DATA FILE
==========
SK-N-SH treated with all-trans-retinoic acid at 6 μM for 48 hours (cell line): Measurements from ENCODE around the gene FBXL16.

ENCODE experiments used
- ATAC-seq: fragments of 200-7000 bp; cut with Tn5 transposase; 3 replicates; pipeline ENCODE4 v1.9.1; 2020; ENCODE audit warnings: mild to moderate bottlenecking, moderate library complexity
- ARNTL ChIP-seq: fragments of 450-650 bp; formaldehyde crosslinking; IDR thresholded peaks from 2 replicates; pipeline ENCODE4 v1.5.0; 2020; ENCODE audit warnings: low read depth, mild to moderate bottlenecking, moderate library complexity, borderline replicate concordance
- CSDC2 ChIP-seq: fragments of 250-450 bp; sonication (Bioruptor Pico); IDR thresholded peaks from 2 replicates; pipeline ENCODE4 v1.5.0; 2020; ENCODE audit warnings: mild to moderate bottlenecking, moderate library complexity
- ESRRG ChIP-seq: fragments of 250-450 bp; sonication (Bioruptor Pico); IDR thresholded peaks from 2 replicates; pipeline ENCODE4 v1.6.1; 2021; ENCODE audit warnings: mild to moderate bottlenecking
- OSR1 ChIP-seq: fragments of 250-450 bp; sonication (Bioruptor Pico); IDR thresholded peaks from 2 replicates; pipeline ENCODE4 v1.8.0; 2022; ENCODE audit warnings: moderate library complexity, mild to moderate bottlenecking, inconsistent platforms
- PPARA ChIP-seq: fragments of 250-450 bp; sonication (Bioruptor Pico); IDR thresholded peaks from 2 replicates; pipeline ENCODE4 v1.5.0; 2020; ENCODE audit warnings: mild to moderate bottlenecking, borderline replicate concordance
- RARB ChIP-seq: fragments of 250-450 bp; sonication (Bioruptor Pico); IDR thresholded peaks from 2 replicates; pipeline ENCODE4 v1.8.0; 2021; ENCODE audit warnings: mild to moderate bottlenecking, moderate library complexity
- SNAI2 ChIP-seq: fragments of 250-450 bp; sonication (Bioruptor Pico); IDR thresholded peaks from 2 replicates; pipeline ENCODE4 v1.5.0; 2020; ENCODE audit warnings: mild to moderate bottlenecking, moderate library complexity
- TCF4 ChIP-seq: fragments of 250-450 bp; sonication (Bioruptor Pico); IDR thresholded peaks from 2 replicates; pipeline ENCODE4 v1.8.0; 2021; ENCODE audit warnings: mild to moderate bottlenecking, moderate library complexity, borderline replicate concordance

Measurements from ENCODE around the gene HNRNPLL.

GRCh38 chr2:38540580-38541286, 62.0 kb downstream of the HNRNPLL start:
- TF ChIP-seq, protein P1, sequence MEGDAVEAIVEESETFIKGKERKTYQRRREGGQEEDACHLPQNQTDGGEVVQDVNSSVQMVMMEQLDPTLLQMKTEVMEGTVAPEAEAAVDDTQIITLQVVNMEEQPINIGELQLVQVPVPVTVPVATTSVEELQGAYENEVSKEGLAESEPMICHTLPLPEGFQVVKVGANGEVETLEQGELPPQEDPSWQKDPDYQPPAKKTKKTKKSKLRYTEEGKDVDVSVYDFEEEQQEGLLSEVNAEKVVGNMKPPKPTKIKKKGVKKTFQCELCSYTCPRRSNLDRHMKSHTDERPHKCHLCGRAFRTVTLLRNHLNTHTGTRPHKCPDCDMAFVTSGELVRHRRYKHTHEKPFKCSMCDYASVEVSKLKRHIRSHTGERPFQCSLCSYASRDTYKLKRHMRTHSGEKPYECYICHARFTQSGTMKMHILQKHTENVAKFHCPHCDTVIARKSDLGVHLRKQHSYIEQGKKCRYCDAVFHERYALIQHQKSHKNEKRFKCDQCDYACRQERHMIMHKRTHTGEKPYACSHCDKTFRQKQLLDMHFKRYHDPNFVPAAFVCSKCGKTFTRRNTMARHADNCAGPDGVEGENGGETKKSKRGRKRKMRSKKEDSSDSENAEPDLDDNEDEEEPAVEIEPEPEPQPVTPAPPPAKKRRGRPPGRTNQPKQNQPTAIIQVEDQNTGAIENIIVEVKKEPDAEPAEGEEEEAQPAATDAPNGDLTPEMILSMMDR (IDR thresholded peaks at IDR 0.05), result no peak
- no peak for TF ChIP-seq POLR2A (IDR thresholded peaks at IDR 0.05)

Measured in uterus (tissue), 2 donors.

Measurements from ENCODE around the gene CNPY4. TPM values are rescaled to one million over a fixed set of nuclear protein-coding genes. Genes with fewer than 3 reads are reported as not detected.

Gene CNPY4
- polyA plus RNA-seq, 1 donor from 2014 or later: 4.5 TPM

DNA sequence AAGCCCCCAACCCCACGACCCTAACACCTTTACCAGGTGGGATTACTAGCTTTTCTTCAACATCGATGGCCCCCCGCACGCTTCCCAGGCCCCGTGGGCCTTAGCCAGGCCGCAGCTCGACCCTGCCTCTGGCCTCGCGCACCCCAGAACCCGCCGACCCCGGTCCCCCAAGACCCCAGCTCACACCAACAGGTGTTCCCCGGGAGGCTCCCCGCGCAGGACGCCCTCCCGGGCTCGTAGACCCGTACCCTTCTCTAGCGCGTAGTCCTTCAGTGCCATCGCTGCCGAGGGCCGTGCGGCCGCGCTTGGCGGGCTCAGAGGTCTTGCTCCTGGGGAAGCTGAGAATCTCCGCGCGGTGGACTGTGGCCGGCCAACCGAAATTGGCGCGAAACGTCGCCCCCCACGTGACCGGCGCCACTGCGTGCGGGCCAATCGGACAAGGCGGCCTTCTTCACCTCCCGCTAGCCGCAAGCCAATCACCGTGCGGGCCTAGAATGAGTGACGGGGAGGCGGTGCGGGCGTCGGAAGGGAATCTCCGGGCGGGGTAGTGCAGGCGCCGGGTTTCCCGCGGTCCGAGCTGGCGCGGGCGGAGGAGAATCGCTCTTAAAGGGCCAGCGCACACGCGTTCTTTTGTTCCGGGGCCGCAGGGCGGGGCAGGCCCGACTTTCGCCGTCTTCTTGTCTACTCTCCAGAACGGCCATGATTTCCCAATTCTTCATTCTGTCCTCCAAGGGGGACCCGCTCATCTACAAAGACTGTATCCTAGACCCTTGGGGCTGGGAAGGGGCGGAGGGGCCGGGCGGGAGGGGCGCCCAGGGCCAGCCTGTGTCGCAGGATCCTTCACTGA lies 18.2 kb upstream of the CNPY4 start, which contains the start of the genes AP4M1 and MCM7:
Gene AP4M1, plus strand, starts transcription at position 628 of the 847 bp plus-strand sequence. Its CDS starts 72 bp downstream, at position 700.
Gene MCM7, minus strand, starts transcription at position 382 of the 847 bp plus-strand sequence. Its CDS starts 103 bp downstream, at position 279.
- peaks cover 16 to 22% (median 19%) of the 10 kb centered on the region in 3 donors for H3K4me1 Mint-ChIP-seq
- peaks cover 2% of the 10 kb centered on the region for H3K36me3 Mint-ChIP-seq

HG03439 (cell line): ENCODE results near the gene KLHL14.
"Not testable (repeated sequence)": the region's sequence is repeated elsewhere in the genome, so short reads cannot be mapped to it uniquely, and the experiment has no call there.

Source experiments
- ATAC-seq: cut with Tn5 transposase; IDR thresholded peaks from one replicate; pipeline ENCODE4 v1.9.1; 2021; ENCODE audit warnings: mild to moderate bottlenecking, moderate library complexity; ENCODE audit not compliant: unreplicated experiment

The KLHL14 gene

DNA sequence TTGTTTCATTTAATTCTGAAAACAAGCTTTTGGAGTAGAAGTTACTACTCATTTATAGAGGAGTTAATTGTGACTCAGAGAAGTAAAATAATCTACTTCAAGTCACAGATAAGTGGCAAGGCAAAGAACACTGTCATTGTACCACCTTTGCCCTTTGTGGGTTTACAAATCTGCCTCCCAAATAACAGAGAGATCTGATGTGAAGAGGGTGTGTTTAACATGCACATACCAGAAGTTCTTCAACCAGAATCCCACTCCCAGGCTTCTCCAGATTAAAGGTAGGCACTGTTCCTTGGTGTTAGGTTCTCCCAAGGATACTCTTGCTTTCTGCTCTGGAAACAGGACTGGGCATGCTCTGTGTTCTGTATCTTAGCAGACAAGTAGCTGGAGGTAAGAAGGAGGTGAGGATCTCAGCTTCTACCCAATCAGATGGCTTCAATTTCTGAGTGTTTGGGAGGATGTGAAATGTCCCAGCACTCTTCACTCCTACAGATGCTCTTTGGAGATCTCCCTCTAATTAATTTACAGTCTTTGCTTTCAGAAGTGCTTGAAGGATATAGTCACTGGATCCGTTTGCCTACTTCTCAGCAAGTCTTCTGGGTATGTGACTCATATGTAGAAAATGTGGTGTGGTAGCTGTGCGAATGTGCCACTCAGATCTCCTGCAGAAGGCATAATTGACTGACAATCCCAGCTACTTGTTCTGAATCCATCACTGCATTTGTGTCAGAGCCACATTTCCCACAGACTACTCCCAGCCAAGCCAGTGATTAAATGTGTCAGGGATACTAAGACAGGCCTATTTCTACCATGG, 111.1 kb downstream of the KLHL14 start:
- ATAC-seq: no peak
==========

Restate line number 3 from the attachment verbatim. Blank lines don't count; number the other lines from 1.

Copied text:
- ATAC-seq: fragments of 200-7000 bp; cut with Tn5 transposase; 3 replicates; pipeline ENCODE4 v1.9.1; 2020; ENCODE audit warnings: mild to moderate bottlenecking, moderate library complexity